Susan B. Anthony Was Ahead of Her Time; Can That Now Be Said of Her Dollar?
Remember those wonderful folks who gave us the two-dollar bill? For an encore they came up with the Susan B. Anthony dollar, and its descent into obscurity could be just as swift. Ever since the coin with raised inner borders went into circulation last July, complaints have been pouring in from consumers. The Anthony dollar, they say, looks and feels too much like a quarter. "This thing is the Edsel of the coin business," fumes California Rep. Jerry Lewis, 44, who has introduced a bill to stop its minting.
Defending the much-maligned coin is the director of the U.S. Mint, Stella Hackel, 52. "The confusion is more perceived than real," she insists. "The Anthony dollar bears the same relationship to the quarter that the quarter does to the five-cent piece." Besides, she points out, it is possible to distinguish between the two coins by touch, while in the dark there's no way to tell the difference between a one-and a 10-dollar bill.
Realizing that Anthony's coining was once a minor feminist cause, Republican Lewis is careful not to trample on the spirit of suffrage. "I would guess that Susan B. Anthony wouldn't be very happy," he says sympathetically. "The coin is such a shameful thing, and the size is absolutely degrading." But is there concealed sexism in the congressman's complaint that the new currency is inconvenient to carry? "Are you going to want 10 dollars in coins jangling around in your pocket?" he asks with a manly grin. "I'm not really ready to carry a purse."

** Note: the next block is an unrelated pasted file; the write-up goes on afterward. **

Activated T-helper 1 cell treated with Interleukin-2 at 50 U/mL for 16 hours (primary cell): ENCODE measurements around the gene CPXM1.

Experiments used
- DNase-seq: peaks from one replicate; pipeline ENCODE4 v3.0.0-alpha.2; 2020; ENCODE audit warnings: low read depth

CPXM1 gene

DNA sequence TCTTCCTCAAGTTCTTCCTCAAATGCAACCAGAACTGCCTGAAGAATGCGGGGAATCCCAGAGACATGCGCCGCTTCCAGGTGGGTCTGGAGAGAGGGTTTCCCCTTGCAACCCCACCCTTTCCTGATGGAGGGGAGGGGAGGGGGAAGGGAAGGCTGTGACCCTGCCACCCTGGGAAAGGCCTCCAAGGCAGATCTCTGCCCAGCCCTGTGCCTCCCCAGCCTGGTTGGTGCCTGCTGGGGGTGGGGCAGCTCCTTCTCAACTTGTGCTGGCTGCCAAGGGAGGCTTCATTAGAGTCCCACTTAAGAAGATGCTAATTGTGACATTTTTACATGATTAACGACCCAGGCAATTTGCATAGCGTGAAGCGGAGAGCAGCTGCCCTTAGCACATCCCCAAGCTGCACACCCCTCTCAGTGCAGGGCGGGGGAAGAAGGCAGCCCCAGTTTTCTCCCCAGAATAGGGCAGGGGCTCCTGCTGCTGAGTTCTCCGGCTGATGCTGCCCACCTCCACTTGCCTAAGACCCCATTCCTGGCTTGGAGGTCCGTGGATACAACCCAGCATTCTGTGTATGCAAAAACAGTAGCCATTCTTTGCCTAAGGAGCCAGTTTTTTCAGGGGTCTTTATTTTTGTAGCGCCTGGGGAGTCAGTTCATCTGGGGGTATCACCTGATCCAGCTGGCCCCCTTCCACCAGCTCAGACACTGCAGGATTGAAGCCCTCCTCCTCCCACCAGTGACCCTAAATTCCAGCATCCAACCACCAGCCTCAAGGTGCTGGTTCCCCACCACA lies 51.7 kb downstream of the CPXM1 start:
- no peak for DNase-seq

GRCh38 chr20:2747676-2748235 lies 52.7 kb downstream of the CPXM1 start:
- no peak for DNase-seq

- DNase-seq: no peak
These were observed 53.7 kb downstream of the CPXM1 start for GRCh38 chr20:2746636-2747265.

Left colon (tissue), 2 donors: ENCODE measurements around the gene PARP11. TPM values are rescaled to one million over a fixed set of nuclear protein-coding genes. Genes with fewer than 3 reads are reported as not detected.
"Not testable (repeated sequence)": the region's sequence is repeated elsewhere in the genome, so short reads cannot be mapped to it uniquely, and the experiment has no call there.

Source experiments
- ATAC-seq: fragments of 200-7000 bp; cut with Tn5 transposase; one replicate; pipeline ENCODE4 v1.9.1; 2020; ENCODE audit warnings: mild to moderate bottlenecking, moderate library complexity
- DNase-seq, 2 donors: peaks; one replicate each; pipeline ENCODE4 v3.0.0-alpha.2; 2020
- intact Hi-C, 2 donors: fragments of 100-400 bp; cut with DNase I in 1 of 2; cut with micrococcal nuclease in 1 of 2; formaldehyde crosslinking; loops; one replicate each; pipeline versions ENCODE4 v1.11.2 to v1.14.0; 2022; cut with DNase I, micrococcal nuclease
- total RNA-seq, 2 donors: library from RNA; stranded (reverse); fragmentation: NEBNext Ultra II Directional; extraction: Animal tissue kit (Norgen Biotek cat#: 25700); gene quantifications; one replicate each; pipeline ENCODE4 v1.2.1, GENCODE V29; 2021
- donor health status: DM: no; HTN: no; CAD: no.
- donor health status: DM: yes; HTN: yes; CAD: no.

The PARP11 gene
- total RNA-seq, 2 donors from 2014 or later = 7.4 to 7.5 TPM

Hackel, however, says that with the demand for dollars increasing at around 10 percent a year—about as fast as inflation robs them of value—the Anthony dollar cuts government spending. It costs only a penny more to produce (30) than the paper dollar, but will last at least 14 years longer. "If the American people choose to use this coin," she declares, "the government can save up to $50 million a year." The Mint's ultimate persuasion is simply to stop pressing greenbacks.
No way, says Lewis. He has written to all 434 of his House colleagues seeking support for his legislation—which is not to suggest that he regards the Anthony coin as valueless. "I'm thinking of buying some in proof-set form," he smiles, "because I think they will be very valuable items once this coin disappears from the market."
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